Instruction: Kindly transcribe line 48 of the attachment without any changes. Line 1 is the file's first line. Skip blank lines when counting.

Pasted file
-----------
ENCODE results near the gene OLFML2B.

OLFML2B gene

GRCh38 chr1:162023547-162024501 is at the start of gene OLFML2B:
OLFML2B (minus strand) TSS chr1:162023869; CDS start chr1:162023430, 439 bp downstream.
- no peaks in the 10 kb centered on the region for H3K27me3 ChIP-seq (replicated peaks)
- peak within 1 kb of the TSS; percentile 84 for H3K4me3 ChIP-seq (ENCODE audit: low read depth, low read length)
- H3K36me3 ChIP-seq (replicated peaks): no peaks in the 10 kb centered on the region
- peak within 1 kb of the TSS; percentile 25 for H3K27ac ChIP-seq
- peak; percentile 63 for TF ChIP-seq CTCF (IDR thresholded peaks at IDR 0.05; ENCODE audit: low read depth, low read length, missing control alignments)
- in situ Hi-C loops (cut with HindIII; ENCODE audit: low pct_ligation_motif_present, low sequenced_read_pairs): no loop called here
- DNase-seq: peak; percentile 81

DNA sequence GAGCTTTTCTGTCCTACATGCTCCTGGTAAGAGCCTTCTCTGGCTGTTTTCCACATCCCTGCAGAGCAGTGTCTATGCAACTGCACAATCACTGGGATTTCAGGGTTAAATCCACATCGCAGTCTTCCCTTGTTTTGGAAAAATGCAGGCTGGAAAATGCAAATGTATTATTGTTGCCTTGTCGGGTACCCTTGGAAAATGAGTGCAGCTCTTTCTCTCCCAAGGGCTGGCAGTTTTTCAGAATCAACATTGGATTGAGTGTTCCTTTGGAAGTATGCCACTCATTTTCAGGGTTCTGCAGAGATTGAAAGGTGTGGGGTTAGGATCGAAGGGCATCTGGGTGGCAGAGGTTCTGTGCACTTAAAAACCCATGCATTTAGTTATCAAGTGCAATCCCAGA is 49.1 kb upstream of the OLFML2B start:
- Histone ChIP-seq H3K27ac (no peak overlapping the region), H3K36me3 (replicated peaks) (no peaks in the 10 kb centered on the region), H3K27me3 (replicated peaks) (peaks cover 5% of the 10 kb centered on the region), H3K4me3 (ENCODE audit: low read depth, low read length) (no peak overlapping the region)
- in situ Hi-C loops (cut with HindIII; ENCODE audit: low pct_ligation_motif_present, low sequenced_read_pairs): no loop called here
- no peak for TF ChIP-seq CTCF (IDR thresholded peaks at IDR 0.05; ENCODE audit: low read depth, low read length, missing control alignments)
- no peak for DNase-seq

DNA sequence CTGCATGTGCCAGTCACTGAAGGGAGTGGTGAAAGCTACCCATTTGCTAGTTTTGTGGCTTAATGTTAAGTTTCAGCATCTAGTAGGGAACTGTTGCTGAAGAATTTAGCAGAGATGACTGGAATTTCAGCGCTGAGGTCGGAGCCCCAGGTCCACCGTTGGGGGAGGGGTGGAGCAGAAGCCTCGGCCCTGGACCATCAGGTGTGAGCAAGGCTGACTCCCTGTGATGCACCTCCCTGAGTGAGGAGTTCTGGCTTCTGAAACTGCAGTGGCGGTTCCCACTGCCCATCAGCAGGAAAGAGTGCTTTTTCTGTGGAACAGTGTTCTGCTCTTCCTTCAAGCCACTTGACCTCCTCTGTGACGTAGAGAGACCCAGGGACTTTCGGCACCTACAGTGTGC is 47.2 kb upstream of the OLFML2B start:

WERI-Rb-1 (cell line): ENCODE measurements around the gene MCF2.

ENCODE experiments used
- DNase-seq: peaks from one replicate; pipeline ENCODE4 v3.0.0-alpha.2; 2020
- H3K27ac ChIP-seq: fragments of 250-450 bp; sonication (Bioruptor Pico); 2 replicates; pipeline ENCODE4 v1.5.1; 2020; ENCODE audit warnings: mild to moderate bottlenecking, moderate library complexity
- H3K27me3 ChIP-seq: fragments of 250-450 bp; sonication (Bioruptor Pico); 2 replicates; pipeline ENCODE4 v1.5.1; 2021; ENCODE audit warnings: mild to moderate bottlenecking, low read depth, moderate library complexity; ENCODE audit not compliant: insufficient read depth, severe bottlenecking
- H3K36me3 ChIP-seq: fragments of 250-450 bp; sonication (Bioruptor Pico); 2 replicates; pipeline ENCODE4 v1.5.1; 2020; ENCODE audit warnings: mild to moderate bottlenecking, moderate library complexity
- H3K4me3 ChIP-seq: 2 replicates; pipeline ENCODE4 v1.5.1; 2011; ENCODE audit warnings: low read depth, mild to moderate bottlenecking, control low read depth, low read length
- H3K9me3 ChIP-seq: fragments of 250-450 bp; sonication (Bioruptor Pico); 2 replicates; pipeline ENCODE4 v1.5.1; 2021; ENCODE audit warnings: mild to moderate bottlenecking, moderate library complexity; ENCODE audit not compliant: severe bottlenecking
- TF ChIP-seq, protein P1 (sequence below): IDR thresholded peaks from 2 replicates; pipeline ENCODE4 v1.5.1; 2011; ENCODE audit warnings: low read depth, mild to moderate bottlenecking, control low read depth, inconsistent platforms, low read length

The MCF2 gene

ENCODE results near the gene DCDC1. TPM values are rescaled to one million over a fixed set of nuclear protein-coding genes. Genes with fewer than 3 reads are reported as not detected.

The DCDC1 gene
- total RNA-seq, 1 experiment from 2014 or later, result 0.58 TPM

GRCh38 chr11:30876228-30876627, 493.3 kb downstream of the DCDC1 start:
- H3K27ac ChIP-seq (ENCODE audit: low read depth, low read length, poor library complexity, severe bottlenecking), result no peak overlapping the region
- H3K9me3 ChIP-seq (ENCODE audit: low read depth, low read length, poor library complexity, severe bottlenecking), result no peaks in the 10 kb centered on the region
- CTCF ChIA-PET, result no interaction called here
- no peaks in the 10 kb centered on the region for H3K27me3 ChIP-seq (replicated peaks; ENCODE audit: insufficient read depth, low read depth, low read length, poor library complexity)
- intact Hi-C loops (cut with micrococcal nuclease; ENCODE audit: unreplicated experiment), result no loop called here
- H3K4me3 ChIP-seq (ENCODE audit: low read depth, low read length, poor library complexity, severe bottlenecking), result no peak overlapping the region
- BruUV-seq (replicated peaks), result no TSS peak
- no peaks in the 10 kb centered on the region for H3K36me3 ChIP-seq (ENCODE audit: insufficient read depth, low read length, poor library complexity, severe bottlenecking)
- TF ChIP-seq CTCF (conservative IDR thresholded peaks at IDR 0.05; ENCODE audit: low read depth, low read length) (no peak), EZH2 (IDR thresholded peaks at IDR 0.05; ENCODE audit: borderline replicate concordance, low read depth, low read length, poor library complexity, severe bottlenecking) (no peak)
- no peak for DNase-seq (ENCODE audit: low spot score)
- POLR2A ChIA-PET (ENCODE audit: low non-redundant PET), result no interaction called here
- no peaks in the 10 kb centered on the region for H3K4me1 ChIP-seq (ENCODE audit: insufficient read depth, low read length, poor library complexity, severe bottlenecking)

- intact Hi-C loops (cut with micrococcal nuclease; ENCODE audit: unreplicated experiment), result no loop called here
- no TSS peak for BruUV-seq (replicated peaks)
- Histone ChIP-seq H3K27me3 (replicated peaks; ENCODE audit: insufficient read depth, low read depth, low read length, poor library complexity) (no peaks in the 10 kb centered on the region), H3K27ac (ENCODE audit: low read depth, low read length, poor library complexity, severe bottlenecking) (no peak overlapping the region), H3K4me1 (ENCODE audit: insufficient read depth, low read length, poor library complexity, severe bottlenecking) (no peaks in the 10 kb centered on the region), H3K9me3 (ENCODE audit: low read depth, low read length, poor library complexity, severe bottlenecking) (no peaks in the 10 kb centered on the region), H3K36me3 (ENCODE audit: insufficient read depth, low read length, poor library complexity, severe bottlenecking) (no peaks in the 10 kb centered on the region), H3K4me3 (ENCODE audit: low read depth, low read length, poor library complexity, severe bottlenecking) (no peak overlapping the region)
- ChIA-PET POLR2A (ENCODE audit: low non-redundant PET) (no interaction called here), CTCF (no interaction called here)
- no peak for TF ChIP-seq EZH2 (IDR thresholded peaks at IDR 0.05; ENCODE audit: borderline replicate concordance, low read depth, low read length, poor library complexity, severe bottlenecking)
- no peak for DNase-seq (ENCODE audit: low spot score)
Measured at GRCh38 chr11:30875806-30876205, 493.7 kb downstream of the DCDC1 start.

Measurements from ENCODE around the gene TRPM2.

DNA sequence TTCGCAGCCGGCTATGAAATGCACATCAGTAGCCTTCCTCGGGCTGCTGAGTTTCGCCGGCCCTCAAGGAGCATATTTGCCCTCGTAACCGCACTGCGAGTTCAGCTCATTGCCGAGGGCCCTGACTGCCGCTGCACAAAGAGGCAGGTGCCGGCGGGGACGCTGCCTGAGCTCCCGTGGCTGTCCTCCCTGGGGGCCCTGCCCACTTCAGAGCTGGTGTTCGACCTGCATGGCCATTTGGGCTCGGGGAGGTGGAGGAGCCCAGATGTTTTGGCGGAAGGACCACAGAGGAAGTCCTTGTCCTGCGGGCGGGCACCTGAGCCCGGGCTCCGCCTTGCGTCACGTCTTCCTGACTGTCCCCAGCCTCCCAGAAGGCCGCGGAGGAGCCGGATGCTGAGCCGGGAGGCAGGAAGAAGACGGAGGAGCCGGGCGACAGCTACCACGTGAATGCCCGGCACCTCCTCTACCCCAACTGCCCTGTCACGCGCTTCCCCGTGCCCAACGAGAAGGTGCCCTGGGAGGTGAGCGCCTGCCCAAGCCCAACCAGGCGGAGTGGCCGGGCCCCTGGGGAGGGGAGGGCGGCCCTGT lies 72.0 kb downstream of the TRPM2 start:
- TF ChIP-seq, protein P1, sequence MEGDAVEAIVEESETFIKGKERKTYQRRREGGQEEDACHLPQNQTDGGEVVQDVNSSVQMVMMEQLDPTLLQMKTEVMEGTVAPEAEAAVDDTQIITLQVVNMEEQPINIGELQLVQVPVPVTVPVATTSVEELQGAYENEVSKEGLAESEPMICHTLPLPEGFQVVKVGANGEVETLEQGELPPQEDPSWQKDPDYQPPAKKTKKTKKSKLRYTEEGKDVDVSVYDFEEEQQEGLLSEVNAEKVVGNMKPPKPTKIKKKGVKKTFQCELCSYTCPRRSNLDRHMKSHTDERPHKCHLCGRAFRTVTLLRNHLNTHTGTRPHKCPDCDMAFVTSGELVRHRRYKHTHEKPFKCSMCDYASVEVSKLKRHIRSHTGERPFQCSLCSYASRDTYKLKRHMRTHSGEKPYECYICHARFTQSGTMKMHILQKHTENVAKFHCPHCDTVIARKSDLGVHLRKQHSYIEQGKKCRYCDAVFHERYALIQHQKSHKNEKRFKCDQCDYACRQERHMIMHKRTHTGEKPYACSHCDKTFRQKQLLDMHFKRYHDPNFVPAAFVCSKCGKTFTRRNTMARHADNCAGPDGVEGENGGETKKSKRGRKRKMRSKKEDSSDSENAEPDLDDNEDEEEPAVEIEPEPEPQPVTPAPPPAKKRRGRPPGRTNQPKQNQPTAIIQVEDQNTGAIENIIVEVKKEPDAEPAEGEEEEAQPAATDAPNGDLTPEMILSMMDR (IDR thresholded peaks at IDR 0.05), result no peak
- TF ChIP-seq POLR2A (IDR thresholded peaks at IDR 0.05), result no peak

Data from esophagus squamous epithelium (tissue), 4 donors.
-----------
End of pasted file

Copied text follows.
- no peak for TF ChIP-seq EZH2 (IDR thresholded peaks at IDR 0.05; ENCODE audit: borderline replicate concordance, low read depth, low read length, poor library complexity, severe bottlenecking)